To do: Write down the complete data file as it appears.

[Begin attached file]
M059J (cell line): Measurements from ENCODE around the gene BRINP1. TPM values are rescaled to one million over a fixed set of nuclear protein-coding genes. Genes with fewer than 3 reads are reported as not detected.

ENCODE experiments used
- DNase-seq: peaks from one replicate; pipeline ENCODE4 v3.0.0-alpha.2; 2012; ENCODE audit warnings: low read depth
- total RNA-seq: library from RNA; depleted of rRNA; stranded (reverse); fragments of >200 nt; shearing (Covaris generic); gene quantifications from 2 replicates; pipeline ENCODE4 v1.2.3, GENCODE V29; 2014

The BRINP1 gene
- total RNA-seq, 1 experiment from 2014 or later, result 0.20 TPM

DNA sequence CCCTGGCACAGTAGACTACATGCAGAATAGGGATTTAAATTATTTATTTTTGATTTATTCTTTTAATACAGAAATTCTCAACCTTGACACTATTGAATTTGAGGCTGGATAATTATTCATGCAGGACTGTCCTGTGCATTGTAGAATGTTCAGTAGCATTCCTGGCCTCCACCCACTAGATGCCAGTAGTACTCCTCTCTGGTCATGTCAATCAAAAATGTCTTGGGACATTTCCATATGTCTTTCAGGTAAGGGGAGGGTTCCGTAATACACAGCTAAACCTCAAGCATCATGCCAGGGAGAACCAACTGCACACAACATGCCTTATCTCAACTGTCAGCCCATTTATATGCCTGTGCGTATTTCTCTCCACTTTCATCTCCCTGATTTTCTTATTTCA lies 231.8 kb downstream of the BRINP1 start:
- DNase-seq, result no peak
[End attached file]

M059J (cell line): Measurements from ENCODE around the gene BRINP1. TPM values are rescaled to one million over a fixed set of nuclear protein-coding genes. Genes with fewer than 3 reads are reported as not detected.

ENCODE experiments used
- DNase-seq: peaks from one replicate; pipeline ENCODE4 v3.0.0-alpha.2; 2012; ENCODE audit warnings: low read depth
- total RNA-seq: library from RNA; depleted of rRNA; stranded (reverse); fragments of >200 nt; shearing (Covaris generic); gene quantifications from 2 replicates; pipeline ENCODE4 v1.2.3, GENCODE V29; 2014

The BRINP1 gene
- total RNA-seq, 1 experiment from 2014 or later, result 0.20 TPM

DNA sequence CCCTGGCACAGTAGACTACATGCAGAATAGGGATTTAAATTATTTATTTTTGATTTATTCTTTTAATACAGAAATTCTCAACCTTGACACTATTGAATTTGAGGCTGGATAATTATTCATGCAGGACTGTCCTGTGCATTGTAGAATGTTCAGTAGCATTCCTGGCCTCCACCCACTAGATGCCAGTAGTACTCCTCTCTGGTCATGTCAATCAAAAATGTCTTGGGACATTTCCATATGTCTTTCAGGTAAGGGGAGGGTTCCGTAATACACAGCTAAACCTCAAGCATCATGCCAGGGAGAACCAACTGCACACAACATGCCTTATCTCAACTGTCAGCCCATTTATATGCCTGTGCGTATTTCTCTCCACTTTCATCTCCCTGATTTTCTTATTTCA lies 231.8 kb downstream of the BRINP1 start:
- DNase-seq, result no peak